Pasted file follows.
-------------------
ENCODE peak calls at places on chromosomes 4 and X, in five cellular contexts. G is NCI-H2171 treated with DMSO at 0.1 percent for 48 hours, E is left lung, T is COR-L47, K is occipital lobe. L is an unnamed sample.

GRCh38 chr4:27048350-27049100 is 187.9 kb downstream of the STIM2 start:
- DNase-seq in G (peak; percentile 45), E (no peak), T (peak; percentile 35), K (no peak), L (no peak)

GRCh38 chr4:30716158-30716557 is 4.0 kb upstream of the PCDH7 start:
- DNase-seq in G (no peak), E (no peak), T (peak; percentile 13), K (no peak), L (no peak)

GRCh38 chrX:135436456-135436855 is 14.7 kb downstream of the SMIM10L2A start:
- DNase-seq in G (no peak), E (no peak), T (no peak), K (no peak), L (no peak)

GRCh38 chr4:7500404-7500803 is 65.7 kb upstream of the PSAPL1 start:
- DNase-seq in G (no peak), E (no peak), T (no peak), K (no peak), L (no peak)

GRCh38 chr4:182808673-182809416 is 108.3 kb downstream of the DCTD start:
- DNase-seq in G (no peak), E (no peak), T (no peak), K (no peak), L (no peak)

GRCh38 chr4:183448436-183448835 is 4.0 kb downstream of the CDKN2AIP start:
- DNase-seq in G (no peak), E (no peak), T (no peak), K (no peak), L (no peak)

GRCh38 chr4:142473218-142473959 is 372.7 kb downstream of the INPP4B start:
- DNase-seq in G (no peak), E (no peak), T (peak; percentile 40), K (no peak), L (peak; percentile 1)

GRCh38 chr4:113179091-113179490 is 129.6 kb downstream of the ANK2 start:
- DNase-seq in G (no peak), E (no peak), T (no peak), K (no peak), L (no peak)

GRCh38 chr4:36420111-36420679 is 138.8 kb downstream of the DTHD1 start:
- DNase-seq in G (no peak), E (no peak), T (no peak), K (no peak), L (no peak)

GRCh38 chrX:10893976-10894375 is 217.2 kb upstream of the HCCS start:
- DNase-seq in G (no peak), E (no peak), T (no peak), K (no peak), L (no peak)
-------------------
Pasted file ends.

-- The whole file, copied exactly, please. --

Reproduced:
ENCODE peak calls at places on chromosomes 4 and X, in five cellular contexts. G is NCI-H2171 treated with DMSO at 0.1 percent for 48 hours, E is left lung, T is COR-L47, K is occipital lobe. L is an unnamed sample.

GRCh38 chr4:27048350-27049100 is 187.9 kb downstream of the STIM2 start:
- DNase-seq in G (peak; percentile 45), E (no peak), T (peak; percentile 35), K (no peak), L (no peak)

GRCh38 chr4:30716158-30716557 is 4.0 kb upstream of the PCDH7 start:
- DNase-seq in G (no peak), E (no peak), T (peak; percentile 13), K (no peak), L (no peak)

GRCh38 chrX:135436456-135436855 is 14.7 kb downstream of the SMIM10L2A start:
- DNase-seq in G (no peak), E (no peak), T (no peak), K (no peak), L (no peak)

GRCh38 chr4:7500404-7500803 is 65.7 kb upstream of the PSAPL1 start:
- DNase-seq in G (no peak), E (no peak), T (no peak), K (no peak), L (no peak)

GRCh38 chr4:182808673-182809416 is 108.3 kb downstream of the DCTD start:
- DNase-seq in G (no peak), E (no peak), T (no peak), K (no peak), L (no peak)

GRCh38 chr4:183448436-183448835 is 4.0 kb downstream of the CDKN2AIP start:
- DNase-seq in G (no peak), E (no peak), T (no peak), K (no peak), L (no peak)

GRCh38 chr4:142473218-142473959 is 372.7 kb downstream of the INPP4B start:
- DNase-seq in G (no peak), E (no peak), T (peak; percentile 40), K (no peak), L (peak; percentile 1)

GRCh38 chr4:113179091-113179490 is 129.6 kb downstream of the ANK2 start:
- DNase-seq in G (no peak), E (no peak), T (no peak), K (no peak), L (no peak)

GRCh38 chr4:36420111-36420679 is 138.8 kb downstream of the DTHD1 start:
- DNase-seq in G (no peak), E (no peak), T (no peak), K (no peak), L (no peak)

GRCh38 chrX:10893976-10894375 is 217.2 kb upstream of the HCCS start:
- DNase-seq in G (no peak), E (no peak), T (no peak), K (no peak), L (no peak)